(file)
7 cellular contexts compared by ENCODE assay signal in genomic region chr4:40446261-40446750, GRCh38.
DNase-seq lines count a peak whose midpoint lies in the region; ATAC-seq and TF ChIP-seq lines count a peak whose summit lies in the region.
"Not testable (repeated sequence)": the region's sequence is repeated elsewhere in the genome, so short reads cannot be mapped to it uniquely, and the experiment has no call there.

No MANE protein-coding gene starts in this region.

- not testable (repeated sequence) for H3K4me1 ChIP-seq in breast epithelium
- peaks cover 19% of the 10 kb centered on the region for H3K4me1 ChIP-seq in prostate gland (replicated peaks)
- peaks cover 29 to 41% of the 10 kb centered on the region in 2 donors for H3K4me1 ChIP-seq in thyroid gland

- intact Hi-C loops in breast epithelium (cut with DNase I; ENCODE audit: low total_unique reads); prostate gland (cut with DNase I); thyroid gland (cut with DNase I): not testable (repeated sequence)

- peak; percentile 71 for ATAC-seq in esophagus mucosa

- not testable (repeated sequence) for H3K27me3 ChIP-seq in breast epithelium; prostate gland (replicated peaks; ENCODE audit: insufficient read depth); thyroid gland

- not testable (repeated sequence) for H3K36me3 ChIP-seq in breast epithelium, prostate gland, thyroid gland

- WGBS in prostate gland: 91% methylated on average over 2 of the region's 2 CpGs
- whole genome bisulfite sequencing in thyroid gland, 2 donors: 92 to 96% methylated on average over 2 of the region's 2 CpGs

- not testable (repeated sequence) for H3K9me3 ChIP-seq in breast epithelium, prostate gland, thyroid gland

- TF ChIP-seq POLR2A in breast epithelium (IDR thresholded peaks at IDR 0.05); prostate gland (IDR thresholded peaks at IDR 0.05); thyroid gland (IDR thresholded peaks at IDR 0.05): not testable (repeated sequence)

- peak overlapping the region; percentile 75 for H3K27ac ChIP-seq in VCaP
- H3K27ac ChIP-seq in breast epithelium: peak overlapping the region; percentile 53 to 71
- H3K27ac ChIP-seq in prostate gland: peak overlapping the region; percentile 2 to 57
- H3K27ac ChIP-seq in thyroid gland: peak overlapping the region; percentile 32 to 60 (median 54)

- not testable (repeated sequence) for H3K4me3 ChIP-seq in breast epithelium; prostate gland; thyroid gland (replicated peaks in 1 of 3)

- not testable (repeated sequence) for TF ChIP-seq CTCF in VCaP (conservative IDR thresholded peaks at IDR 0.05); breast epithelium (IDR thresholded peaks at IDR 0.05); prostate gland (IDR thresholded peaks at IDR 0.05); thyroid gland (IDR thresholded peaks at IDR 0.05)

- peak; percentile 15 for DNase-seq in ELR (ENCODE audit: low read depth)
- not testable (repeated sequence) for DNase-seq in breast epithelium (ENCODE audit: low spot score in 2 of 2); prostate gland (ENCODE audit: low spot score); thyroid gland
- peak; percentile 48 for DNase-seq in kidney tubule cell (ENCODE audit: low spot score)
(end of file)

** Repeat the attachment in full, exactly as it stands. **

7 cellular contexts compared by ENCODE assay signal in genomic region chr4:40446261-40446750, GRCh38.
DNase-seq lines count a peak whose midpoint lies in the region; ATAC-seq and TF ChIP-seq lines count a peak whose summit lies in the region.
"Not testable (repeated sequence)": the region's sequence is repeated elsewhere in the genome, so short reads cannot be mapped to it uniquely, and the experiment has no call there.

No MANE protein-coding gene starts in this region.

- not testable (repeated sequence) for H3K4me1 ChIP-seq in breast epithelium
- peaks cover 19% of the 10 kb centered on the region for H3K4me1 ChIP-seq in prostate gland (replicated peaks)
- peaks cover 29 to 41% of the 10 kb centered on the region in 2 donors for H3K4me1 ChIP-seq in thyroid gland

- intact Hi-C loops in breast epithelium (cut with DNase I; ENCODE audit: low total_unique reads); prostate gland (cut with DNase I); thyroid gland (cut with DNase I): not testable (repeated sequence)

- peak; percentile 71 for ATAC-seq in esophagus mucosa

- not testable (repeated sequence) for H3K27me3 ChIP-seq in breast epithelium; prostate gland (replicated peaks; ENCODE audit: insufficient read depth); thyroid gland

- not testable (repeated sequence) for H3K36me3 ChIP-seq in breast epithelium, prostate gland, thyroid gland

- WGBS in prostate gland: 91% methylated on average over 2 of the region's 2 CpGs
- whole genome bisulfite sequencing in thyroid gland, 2 donors: 92 to 96% methylated on average over 2 of the region's 2 CpGs

- not testable (repeated sequence) for H3K9me3 ChIP-seq in breast epithelium, prostate gland, thyroid gland

- TF ChIP-seq POLR2A in breast epithelium (IDR thresholded peaks at IDR 0.05); prostate gland (IDR thresholded peaks at IDR 0.05); thyroid gland (IDR thresholded peaks at IDR 0.05): not testable (repeated sequence)

- peak overlapping the region; percentile 75 for H3K27ac ChIP-seq in VCaP
- H3K27ac ChIP-seq in breast epithelium: peak overlapping the region; percentile 53 to 71
- H3K27ac ChIP-seq in prostate gland: peak overlapping the region; percentile 2 to 57
- H3K27ac ChIP-seq in thyroid gland: peak overlapping the region; percentile 32 to 60 (median 54)

- not testable (repeated sequence) for H3K4me3 ChIP-seq in breast epithelium; prostate gland; thyroid gland (replicated peaks in 1 of 3)

- not testable (repeated sequence) for TF ChIP-seq CTCF in VCaP (conservative IDR thresholded peaks at IDR 0.05); breast epithelium (IDR thresholded peaks at IDR 0.05); prostate gland (IDR thresholded peaks at IDR 0.05); thyroid gland (IDR thresholded peaks at IDR 0.05)

- peak; percentile 15 for DNase-seq in ELR (ENCODE audit: low read depth)
- not testable (repeated sequence) for DNase-seq in breast epithelium (ENCODE audit: low spot score in 2 of 2); prostate gland (ENCODE audit: low spot score); thyroid gland
- peak; percentile 48 for DNase-seq in kidney tubule cell (ENCODE audit: low spot score)